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Seattle’s Best Breweries: What Condé Nast Missed


Condé Nast Traveler recently featured Seattle's 12 Best Breweries. We think they missed just a few.

You can’t trip over a rented green bicycle in Seattle without eyeballing a brewery. See, there’s one over there, in there, and -- wouldya’ looky here-- one just right across the street! Fortunately, a good majority of them make freakin’ delicious brews.

So when I saw the high-end traveler's guide Condé Nast give the Emerald City a shout out, it tickled my pride. Yeah, Seattle’s hella’ spoiled. In their article, they encourage wanderlusters eager for tasty suds to check out what they call the “12 Best Breweries in Seattle.”

Wait a damn minute! Only 12? While all the breweries on the list are great, the list is missing a few that I think everyone should check out if they’re looking for a hyper-local Seattle beer travel experience:

  • Lantern Brewing - North of downtown, Lantern’s churning out some elegant and downright experimental Pacific Northwest takes on Belgian and European beers. Their gorgeous, barrel-filled taproom is rustic, industrial, and cozy all at the same time. This inviting atmosphere is perfect for trying beers like Voltaire, a Kenyan-coffee infused Biere de Garde; a Fresh Hopped Saison; or Naughty Gnome, a pickled beet and mulberry mixed Wheat Ale.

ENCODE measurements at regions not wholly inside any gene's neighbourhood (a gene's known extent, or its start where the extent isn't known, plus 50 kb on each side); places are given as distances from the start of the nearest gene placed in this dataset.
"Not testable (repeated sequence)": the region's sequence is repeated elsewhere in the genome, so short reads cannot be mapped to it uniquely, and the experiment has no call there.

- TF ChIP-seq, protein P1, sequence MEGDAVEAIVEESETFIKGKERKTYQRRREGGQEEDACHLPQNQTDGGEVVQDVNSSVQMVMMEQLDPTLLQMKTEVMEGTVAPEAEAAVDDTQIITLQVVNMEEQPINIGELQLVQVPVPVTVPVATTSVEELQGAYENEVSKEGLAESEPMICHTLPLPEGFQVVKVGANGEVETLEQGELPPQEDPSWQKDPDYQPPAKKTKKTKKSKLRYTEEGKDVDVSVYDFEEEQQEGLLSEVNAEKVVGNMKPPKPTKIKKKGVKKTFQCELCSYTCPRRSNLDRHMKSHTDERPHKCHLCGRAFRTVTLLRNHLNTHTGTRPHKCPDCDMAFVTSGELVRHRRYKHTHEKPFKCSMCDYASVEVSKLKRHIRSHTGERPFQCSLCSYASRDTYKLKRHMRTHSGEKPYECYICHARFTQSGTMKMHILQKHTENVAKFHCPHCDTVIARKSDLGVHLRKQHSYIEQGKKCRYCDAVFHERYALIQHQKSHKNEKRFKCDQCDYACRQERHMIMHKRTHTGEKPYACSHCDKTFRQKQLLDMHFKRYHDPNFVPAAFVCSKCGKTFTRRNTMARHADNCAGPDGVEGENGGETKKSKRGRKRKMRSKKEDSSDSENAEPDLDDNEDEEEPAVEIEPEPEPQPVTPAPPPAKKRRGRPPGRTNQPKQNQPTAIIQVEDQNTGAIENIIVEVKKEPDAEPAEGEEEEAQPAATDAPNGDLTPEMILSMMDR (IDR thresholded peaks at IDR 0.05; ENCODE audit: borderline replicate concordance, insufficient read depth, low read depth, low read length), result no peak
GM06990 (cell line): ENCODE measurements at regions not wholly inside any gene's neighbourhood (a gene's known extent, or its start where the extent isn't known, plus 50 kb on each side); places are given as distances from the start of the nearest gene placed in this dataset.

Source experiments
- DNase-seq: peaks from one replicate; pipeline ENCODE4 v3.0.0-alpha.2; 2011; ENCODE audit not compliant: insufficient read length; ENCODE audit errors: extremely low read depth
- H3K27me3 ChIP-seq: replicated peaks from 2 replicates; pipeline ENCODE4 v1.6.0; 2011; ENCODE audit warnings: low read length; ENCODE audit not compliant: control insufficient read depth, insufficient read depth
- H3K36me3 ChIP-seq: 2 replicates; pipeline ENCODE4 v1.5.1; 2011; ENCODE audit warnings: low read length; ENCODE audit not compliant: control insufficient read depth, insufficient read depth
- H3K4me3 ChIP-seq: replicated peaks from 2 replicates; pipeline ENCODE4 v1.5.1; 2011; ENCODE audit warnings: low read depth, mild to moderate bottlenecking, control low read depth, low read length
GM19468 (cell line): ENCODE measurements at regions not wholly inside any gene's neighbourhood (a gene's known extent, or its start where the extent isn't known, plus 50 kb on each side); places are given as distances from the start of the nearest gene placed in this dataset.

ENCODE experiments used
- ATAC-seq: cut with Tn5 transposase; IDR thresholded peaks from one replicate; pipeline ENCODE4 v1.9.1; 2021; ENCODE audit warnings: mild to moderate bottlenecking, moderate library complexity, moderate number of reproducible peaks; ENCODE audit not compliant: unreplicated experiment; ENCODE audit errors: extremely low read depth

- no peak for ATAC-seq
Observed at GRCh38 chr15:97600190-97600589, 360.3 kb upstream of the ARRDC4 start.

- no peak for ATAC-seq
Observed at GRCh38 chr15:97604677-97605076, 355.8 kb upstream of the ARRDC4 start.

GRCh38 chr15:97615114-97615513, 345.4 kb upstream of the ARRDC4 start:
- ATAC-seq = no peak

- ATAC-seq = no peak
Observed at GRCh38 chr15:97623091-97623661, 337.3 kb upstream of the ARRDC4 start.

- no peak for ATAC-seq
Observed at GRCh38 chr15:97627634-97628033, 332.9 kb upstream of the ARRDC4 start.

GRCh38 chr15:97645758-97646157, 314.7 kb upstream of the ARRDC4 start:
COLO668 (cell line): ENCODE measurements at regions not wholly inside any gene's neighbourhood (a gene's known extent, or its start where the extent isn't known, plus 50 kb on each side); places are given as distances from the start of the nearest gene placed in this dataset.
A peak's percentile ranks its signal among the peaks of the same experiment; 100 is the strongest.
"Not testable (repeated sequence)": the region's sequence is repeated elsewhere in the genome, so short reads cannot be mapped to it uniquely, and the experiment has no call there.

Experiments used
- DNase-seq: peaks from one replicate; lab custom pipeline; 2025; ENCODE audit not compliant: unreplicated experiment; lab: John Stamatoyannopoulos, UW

• Seapine Brewing - Sitting amongst SODO’s Puget Sound industry, Seapine is all about hops and German beer styles. Even on a Wednesday afternoon, you’ll see this place pile up with eager drinkers and their dogs. Perhaps the most popular chugger is the Mosaic Pale Ale, a crush-worthy Hefe, or the unfiltered Ur-Pils Lager. Wait for fall and try one of the city’s best Oktoberfest brews.

  • Machine House Brewery - This brewery’s exterior looks like it’s straight out of 19th century Birmingham! In the Georgetown neighborhood, south of Seattle city center, Machine House uses authentic techniques to create one-of-a-kind, British-style cask Ales. These fresh ales develop crazy amounts of flavor as they rest in oak. Check out the beer styles you won’t find in many breweries: Dark Mild Ale, Best Bitter, and an Oyster Stout!

  • Chuck’s Hop Shop - While not a brewery, Chuck’s is as central to the Seattle beer scene as any GABF Gold winner. Both locations in Greenwood and the Central District showcase bottles from local breweries and beyond, and their importance is recognized through ongoing collaborations with the likes of Fremont Brewing. The Greenwood location in particular is the definition of relaxed comfort, offering board game-lined tables surrounded by beer fridges and an outdoor patio perfect for bringing your doggos and kiddos.

There are so many great breweries in the Emerald City, without even including the worthy beer makers beyond the city limits around the Puget Sound -- one list cannot contain them all. Beer isn’t just a drink here; to many, it’s a requirement of citizenship. Don’t worry -- we perform our civic duty. Daily.

Written by Ed Moore

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